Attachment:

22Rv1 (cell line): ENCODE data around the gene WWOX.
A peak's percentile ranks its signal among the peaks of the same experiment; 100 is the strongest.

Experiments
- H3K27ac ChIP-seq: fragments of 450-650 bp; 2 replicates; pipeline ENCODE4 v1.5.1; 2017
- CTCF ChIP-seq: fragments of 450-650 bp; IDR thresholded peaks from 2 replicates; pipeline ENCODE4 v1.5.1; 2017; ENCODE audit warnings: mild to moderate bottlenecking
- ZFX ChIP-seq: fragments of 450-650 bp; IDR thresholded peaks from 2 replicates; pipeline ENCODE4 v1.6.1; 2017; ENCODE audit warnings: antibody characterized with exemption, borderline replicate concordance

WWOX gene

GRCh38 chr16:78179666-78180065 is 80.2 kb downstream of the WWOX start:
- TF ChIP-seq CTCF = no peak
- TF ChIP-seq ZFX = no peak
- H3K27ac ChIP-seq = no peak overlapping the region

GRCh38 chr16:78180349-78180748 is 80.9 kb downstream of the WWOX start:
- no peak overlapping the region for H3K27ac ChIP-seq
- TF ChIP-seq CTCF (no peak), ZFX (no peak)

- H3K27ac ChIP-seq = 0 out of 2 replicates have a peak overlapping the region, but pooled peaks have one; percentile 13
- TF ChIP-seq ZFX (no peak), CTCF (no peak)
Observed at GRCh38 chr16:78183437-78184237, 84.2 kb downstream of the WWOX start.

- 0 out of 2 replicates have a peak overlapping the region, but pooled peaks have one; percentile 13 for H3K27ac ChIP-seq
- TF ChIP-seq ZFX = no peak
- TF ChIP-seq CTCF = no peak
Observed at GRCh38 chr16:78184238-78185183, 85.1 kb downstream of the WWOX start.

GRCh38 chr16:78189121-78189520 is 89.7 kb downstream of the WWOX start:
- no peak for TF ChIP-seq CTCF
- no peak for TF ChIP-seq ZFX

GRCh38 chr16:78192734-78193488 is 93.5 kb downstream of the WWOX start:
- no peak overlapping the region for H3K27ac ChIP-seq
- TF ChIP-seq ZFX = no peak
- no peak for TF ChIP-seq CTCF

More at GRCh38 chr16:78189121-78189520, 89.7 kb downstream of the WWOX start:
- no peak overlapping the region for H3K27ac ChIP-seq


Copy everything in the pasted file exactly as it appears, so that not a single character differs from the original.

22Rv1 (cell line): ENCODE data around the gene WWOX.
A peak's percentile ranks its signal among the peaks of the same experiment; 100 is the strongest.

Experiments
- H3K27ac ChIP-seq: fragments of 450-650 bp; 2 replicates; pipeline ENCODE4 v1.5.1; 2017
- CTCF ChIP-seq: fragments of 450-650 bp; IDR thresholded peaks from 2 replicates; pipeline ENCODE4 v1.5.1; 2017; ENCODE audit warnings: mild to moderate bottlenecking
- ZFX ChIP-seq: fragments of 450-650 bp; IDR thresholded peaks from 2 replicates; pipeline ENCODE4 v1.6.1; 2017; ENCODE audit warnings: antibody characterized with exemption, borderline replicate concordance

WWOX gene

GRCh38 chr16:78179666-78180065 is 80.2 kb downstream of the WWOX start:
- TF ChIP-seq CTCF = no peak
- TF ChIP-seq ZFX = no peak
- H3K27ac ChIP-seq = no peak overlapping the region

GRCh38 chr16:78180349-78180748 is 80.9 kb downstream of the WWOX start:
- no peak overlapping the region for H3K27ac ChIP-seq
- TF ChIP-seq CTCF (no peak), ZFX (no peak)

- H3K27ac ChIP-seq = 0 out of 2 replicates have a peak overlapping the region, but pooled peaks have one; percentile 13
- TF ChIP-seq ZFX (no peak), CTCF (no peak)
Observed at GRCh38 chr16:78183437-78184237, 84.2 kb downstream of the WWOX start.

- 0 out of 2 replicates have a peak overlapping the region, but pooled peaks have one; percentile 13 for H3K27ac ChIP-seq
- TF ChIP-seq ZFX = no peak
- TF ChIP-seq CTCF = no peak
Observed at GRCh38 chr16:78184238-78185183, 85.1 kb downstream of the WWOX start.

GRCh38 chr16:78189121-78189520 is 89.7 kb downstream of the WWOX start:
- no peak for TF ChIP-seq CTCF
- no peak for TF ChIP-seq ZFX

GRCh38 chr16:78192734-78193488 is 93.5 kb downstream of the WWOX start:
- no peak overlapping the region for H3K27ac ChIP-seq
- TF ChIP-seq ZFX = no peak
- no peak for TF ChIP-seq CTCF

More at GRCh38 chr16:78189121-78189520, 89.7 kb downstream of the WWOX start:
- no peak overlapping the region for H3K27ac ChIP-seq